– I have not the figures by me, but unquestionably it is not the limited demand for brasswork that has caused men to be thrown out of employment. The only logical conclusion is that the slacknessof the trade and the lack of employment are due to increased importations.
– I should say that they are due to the extraordinary Tariff.
– Nothing of the sort. Here we have an article the component parts of which are all obtainable in Australia. There is no skill in connexion with the manufactured product of which our artisans are not masters. Re cently many honorable senators visited the Australian Natives’ Exhibition, and may have seen there a stall showing some of the finest brasswork a man could fix his eyes upon. That work was entirely the production of Australia.
– We acknowledge all that.
-Then the honorable senator must acknowledge that it is the importations which are preventing the progress of this industry.
– We have assessed the duty on the raw material at 30 per cent., and surely, in all conscience, we ought to impose a similar duty on the finished article.
– I was very glad indeed to hear the speech of Senator Henderson. He has acknowledged that we have in abundance the raw material out of which to make gun-metal and brass. It is exported to other countries, and is liable to a duty of 30 per cent. when it is imported, not ‘ in what my honorable friend called its raw state, but in what I call a manufactured state. He now asks for an increase of the duty on the manufactured article to 30 per cent., which is 15 per cent. more than the A section of the Tariff Commission recommended. That would virtually mean a protection of 60 per cent. to the local manufacturer of the finished article. I am’ willing ‘at all times to assist an industry up to ‘a reasonable limit, and I shall be pleased if. it can be shown to me that our tradesmen are getting a sufficient wage to justify the grant of 60 per cent, protection to this industry. The cost of sending the raw metal from Australia to foreigncountries, and bringing it back in a manufactured state - in gunmetal or brass - must exceed 30 per cent. We levy a duty of 30 per cent. on the raw material when it is imported, and now Senator Henderson wants to put a duty of 30 per cent. on the manufactured article. In my opinion, the industry does not require the enormous protection of 60 per cent. The Committee ought to extend some consideration to the people.who have to pay the duty. It is hardly fair to the consumers that this industry should get a protection which is equal to 60 per cent.I do not think that the difference in wages warrants that impost for one moment. I have spoken to various fitters who are. working in Melbourne. One fitter, who has been working here for several years as a journeyman,and who is in the Defence Force, told me that he was receiving 8s. a day. I guarantee that in the Old Country there are fitters who are receiving£2 2s. a week. Because a fitter here receives 6s. a. week more than a fitter there, ought we to impose these high duties?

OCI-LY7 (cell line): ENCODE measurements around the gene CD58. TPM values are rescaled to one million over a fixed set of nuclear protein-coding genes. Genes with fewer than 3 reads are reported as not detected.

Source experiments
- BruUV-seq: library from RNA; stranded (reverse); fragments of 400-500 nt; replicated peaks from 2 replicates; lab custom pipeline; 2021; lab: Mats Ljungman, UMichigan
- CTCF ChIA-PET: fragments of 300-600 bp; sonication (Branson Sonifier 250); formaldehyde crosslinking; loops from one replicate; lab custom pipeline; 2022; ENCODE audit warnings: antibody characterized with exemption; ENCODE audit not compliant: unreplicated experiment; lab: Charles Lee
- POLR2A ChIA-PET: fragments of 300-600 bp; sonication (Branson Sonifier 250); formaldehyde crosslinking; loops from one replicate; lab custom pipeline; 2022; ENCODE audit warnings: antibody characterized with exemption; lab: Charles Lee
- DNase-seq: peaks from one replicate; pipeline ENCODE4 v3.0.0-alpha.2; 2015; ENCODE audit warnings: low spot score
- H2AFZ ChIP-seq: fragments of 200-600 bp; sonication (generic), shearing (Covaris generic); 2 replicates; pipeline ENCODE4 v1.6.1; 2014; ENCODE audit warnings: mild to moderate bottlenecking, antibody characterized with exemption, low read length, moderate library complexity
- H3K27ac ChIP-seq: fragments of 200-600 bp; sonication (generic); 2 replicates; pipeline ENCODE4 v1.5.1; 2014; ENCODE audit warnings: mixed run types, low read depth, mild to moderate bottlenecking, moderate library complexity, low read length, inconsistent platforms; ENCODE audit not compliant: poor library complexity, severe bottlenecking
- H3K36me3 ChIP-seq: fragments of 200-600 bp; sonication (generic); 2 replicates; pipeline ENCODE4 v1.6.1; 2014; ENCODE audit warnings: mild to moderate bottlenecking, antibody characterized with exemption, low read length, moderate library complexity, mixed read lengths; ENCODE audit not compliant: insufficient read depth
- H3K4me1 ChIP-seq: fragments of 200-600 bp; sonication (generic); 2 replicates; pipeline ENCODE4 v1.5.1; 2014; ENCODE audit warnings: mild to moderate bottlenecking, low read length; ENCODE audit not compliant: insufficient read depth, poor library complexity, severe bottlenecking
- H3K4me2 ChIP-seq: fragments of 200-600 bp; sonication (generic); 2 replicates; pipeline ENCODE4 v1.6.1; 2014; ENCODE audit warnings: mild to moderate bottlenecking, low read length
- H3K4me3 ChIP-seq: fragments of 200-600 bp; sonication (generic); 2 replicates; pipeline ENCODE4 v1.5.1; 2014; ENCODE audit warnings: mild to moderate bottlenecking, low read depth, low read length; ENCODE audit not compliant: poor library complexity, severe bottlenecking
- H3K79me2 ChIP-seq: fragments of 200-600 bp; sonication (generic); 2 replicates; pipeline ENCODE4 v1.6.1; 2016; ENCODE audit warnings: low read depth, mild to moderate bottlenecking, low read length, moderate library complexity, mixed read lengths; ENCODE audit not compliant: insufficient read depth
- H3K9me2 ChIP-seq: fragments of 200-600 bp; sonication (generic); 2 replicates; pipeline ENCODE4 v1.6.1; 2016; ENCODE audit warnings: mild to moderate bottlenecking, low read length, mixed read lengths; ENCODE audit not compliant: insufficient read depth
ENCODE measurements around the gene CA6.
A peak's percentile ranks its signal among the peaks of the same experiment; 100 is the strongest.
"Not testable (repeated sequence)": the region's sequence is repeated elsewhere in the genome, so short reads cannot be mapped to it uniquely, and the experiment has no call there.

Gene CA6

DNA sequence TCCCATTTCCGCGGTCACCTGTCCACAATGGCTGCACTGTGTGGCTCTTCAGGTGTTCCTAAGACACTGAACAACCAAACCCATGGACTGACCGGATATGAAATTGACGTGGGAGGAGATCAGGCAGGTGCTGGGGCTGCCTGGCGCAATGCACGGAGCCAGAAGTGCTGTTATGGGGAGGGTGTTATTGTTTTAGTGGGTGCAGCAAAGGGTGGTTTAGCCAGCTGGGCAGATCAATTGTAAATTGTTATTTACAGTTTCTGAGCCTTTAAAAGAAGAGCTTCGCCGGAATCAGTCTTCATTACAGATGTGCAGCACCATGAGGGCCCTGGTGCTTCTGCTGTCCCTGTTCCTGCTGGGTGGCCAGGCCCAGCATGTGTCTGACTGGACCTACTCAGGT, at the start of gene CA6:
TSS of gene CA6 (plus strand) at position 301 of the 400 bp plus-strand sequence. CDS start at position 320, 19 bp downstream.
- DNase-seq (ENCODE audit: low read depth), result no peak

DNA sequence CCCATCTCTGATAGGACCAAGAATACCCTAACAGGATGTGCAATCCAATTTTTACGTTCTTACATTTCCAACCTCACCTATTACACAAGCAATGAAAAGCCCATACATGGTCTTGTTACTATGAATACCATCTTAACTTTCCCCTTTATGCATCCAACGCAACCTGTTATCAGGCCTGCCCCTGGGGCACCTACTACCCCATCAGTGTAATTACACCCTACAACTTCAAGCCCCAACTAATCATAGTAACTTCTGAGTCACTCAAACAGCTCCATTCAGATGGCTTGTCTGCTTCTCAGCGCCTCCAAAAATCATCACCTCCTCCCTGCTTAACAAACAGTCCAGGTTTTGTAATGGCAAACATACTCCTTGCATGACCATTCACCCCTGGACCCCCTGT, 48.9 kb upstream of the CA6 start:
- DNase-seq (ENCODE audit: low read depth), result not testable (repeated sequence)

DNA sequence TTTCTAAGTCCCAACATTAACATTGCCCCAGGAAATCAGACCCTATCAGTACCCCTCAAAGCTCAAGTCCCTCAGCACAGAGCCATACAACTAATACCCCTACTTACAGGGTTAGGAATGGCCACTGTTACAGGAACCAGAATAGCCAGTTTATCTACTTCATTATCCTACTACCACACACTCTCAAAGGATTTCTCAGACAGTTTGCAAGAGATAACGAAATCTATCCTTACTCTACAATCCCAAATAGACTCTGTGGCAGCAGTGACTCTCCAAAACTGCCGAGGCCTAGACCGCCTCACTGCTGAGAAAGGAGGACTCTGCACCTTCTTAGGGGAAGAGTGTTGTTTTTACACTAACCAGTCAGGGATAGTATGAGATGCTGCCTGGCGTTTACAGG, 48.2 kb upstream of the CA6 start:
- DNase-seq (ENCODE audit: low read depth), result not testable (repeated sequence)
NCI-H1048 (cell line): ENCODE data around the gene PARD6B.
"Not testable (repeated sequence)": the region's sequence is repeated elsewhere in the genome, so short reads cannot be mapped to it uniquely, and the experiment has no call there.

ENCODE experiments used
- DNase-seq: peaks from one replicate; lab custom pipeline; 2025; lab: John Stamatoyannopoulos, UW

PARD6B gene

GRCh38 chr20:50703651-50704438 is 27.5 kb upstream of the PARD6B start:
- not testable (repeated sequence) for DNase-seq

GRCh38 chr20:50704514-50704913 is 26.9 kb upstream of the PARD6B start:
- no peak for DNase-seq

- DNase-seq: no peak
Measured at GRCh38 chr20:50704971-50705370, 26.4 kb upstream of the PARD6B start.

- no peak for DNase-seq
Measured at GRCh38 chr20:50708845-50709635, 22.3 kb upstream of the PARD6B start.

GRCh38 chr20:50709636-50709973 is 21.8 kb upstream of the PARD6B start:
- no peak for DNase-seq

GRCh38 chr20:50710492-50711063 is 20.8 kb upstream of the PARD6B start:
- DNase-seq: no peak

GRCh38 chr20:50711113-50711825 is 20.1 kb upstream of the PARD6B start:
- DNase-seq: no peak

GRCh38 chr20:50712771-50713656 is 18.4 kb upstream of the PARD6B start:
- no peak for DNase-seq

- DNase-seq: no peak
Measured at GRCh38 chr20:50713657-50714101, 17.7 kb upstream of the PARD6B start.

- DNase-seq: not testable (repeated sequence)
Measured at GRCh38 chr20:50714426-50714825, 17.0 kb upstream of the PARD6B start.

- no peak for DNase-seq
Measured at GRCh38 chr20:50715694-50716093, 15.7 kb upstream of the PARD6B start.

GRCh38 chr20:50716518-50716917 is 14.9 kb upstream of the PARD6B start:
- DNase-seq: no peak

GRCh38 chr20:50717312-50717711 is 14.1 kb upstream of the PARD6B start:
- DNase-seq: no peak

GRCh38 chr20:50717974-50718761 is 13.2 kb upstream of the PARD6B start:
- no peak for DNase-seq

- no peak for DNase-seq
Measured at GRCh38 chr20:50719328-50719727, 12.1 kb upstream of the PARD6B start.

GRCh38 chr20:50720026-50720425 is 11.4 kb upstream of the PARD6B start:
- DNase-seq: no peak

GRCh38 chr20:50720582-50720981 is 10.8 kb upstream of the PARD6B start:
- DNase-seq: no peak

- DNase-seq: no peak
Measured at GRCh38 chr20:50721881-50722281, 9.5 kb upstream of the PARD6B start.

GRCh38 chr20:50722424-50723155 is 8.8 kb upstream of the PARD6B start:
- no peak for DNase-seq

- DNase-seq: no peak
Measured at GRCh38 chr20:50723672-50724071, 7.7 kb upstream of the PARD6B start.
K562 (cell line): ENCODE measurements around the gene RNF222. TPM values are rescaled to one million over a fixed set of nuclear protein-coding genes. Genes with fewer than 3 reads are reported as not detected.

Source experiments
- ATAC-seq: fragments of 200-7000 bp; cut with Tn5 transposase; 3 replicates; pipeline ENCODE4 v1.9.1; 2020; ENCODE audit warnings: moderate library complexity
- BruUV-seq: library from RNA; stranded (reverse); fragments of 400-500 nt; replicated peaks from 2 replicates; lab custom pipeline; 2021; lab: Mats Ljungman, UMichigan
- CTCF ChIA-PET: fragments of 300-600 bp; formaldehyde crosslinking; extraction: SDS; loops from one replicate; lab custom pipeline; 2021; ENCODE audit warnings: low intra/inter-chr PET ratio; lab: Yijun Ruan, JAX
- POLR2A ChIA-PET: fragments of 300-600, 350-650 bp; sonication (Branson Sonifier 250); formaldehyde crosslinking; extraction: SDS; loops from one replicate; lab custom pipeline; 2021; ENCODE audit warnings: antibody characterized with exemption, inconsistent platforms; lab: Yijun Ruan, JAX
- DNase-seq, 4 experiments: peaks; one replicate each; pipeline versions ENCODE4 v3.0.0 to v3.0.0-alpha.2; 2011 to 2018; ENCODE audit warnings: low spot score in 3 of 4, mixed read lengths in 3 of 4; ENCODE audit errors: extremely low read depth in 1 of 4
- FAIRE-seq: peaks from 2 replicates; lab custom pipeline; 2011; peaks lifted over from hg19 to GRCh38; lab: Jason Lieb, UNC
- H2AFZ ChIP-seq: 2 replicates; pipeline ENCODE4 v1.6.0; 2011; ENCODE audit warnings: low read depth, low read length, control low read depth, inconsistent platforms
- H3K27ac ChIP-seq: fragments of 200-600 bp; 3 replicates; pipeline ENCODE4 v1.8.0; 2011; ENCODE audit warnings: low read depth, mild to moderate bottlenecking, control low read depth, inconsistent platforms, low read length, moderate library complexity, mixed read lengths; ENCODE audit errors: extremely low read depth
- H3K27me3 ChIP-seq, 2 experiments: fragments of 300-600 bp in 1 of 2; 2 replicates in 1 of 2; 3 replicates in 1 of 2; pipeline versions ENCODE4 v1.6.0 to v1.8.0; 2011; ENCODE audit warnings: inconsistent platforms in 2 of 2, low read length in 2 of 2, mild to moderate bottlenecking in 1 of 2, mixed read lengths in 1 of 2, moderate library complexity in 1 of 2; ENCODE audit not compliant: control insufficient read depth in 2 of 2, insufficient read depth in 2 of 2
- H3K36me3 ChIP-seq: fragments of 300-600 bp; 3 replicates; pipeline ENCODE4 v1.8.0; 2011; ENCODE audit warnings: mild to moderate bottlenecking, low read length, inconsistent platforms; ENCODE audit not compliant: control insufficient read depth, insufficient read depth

– There are fitters here who are getting£4. 4s. a week.
– I prefer to take the information which I find in a return issued by the Board of Trade.